The History of the Greek Heroic Style

The study of the Homeric language has thus given us the outlines of the history of the heroic style. From a high antiquity it was carried on in the Greek peninsula by peoples who spoke Arcado-Cyprian and Aeolic. Just what part each of these two peoples had in keeping and developing heroic poetry is not clear. If it was the work of Arcado-Cyprian singers, they must have made an ample use of Aeolic poetry with its Aeolic forms; if it was the work of Aeolic singers, they drew largely on Arcado-Cyprian words and phrases. A long period with mutual exchange of poetry seems most likely. Why the Ionians while in Greece proper had nothing to do, so far as we know, with the formation of this heroic diction, and why when they migrated to Asia they brought with them no heroic poetry, must remain matters for conjecture. It was only in Asia Minor that they met with peoples of Aeolic speech and learned from them to practice the epic. Just how they learned must likewise stay in doubt. The art of the Greek heroic poetry is so far above that of any other oral narrative verse that one might, perhaps, conclude that it was the work of a more highly professional class than that which usually practices oral poetry. In that case we might suppose, as others have, that Ionic heroic poetry was due to the tradition of poetry in some city or cities where the speech of the people had once been Aeolic, and then, because of their defeat at the hands of Ionians, Ionic. However that may be, the new way of life which the Ionians took up in their new land gave a great impulse to the practice of their new poetry, and brought forth all the countless poems which were heard and forgotten, as well as the Iliad and Odyssey. Here again we are in doubt. Were the two poems put in writing during the lifetime of their author, and kept by some group who recited them? Or were they kept by some such guild of recruiters as that which was described above? Or were they passed in manuscript among many singers who, while they still practiced creative oral poetry, found this way of getting for their repertory the poems which had the greatest fame? [78] One thing is plain: our manuscripts cannot {46|47} all go back to a manuscript of Homer’s time; for their variant readings, while some are due to copyists, are for the greater part the variants of an oral tradition, which means that the manuscripts which the Alexandrians used came from different oral traditions.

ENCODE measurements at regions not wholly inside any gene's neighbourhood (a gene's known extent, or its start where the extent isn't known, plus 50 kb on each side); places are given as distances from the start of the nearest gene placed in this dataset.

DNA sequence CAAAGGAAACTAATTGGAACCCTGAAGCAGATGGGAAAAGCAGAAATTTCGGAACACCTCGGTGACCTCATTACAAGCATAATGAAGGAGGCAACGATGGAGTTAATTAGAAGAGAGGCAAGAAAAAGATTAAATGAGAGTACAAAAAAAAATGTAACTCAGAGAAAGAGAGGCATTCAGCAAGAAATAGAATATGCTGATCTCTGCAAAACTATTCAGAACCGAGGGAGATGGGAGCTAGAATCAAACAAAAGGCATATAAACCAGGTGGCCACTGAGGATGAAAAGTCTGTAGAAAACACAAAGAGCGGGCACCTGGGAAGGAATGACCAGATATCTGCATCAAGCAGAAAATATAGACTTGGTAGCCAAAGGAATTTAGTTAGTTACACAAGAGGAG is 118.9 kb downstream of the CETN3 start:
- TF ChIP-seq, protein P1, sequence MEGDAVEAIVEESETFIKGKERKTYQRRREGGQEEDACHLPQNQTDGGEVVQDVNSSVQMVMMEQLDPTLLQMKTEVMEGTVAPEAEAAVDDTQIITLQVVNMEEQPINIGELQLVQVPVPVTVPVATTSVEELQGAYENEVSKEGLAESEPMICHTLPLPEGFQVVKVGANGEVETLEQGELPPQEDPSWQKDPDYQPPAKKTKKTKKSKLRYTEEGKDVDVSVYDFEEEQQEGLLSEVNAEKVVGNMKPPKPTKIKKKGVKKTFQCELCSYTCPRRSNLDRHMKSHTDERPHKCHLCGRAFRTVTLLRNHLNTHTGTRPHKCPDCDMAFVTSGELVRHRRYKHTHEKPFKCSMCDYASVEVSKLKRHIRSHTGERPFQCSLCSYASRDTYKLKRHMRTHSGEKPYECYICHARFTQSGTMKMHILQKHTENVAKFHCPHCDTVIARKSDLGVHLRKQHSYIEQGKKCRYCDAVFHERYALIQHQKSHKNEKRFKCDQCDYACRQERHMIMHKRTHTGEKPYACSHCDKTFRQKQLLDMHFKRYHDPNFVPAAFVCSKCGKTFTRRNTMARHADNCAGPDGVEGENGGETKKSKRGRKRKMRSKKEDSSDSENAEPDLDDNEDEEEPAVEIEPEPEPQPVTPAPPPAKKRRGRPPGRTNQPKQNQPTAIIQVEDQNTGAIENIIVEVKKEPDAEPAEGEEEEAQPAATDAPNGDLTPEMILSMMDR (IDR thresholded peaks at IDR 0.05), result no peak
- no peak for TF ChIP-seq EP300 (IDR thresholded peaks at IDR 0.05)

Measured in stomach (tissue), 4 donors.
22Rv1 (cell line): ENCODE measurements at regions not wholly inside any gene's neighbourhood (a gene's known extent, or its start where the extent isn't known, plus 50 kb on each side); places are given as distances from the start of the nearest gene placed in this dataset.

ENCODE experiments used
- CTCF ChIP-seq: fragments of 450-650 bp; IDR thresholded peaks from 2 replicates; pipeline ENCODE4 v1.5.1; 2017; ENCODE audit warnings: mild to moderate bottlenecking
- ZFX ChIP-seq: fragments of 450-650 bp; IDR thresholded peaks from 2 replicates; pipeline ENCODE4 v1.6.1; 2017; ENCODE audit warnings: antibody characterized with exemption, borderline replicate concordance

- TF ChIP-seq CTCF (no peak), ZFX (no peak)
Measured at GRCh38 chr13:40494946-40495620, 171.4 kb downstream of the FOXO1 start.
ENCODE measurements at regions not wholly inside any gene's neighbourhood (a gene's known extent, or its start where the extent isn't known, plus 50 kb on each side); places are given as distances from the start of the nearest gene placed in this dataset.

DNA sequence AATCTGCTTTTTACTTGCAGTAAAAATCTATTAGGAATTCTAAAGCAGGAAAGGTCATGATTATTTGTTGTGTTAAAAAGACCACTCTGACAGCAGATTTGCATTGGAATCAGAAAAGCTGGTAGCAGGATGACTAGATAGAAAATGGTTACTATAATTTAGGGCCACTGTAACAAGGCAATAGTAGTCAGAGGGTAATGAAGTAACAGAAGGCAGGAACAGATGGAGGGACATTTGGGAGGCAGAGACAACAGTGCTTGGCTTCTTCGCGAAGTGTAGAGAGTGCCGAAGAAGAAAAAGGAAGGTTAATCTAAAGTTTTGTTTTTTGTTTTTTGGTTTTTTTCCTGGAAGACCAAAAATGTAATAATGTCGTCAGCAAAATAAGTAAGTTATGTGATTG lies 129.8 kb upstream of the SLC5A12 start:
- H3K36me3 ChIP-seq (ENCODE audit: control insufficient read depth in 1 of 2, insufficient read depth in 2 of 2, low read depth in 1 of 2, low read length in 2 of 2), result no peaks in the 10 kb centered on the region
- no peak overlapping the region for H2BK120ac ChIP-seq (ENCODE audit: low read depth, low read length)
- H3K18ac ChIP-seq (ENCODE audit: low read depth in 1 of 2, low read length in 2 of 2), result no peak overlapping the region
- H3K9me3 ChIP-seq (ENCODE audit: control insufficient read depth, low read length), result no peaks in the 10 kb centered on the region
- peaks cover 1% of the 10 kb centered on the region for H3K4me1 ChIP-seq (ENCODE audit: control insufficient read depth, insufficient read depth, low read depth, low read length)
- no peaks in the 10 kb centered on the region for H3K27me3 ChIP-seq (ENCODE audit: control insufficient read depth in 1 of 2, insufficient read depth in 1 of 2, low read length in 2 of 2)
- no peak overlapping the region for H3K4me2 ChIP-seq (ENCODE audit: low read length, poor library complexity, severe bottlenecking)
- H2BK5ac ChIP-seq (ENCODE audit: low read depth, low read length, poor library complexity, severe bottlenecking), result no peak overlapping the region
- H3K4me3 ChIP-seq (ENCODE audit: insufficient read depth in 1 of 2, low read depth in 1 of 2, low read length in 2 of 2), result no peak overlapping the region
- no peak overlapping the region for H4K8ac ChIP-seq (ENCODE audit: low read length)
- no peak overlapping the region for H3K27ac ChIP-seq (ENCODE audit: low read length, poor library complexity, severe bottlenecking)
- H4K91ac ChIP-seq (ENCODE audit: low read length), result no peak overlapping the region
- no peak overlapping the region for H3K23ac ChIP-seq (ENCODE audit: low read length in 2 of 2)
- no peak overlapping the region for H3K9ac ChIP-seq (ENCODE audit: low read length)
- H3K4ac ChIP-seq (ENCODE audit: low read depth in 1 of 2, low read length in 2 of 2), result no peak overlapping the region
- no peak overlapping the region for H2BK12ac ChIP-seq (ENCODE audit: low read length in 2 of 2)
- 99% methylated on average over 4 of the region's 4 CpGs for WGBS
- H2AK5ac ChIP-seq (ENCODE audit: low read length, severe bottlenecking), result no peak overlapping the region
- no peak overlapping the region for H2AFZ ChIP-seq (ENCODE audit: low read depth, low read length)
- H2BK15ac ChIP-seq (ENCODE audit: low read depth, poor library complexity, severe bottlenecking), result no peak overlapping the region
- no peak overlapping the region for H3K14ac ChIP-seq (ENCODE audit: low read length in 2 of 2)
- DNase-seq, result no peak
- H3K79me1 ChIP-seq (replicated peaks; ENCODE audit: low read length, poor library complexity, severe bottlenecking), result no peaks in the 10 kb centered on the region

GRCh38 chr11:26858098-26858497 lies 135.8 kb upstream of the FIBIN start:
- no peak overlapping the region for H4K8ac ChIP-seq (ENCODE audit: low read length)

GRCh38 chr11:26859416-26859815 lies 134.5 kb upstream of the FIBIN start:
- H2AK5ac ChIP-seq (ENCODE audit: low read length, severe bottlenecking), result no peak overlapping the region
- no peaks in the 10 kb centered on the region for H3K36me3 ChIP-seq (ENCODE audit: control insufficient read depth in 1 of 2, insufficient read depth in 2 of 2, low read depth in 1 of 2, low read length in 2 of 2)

Nor, because of any evidence which the language gives us, may we say that the Iliad and Odyssey are single poems, nor show how the singer, or singers, of the poems have put smaller poems and whole passages together. The answer to these problems is not to be found in the language, which, like the diction of which it was a part, merely shows that the whole of the two poems, with perhaps a few rare verses excepted, are the work of one or a number of Ionic singers using, at about the same time, the same traditional style, which was itself an Arcado-Cyprian and Aeolic creation. For on the one hand the same diction is common to all singers, and on the other its tradition is so conservative that even the complete unity of language which we find in the poems and in some of the Homeric Hymns might have been kept over a fairly long period. To prove that there were one or many poets, and to show what passages were taken whole from the tradition and which were made anew out of single formulas or verses, we must turn to the study of other oral poetries where the processes of composition can be studied in actual practice and in a greater body of poetry than we have for the Greek epic. When, by the exact analysis of oral poems in reference to their tradition, we have grasped in detail just how the oral poet works, and what it is that makes a poem good or bad in the judgment of himself and his hearers, we shall then, but only then, be able to undertake to study the authorship of the Iliad and Odyssey, and to try to apportion that which is due to the tradition and that which is due to the author. {47|48}


[ back ] 1. [Plutarch], Life and Poetry of Homer 2, 8; cf. Dio Chrysostom, Orations 11, 23.
[ back ] 2. See pp. 4-5.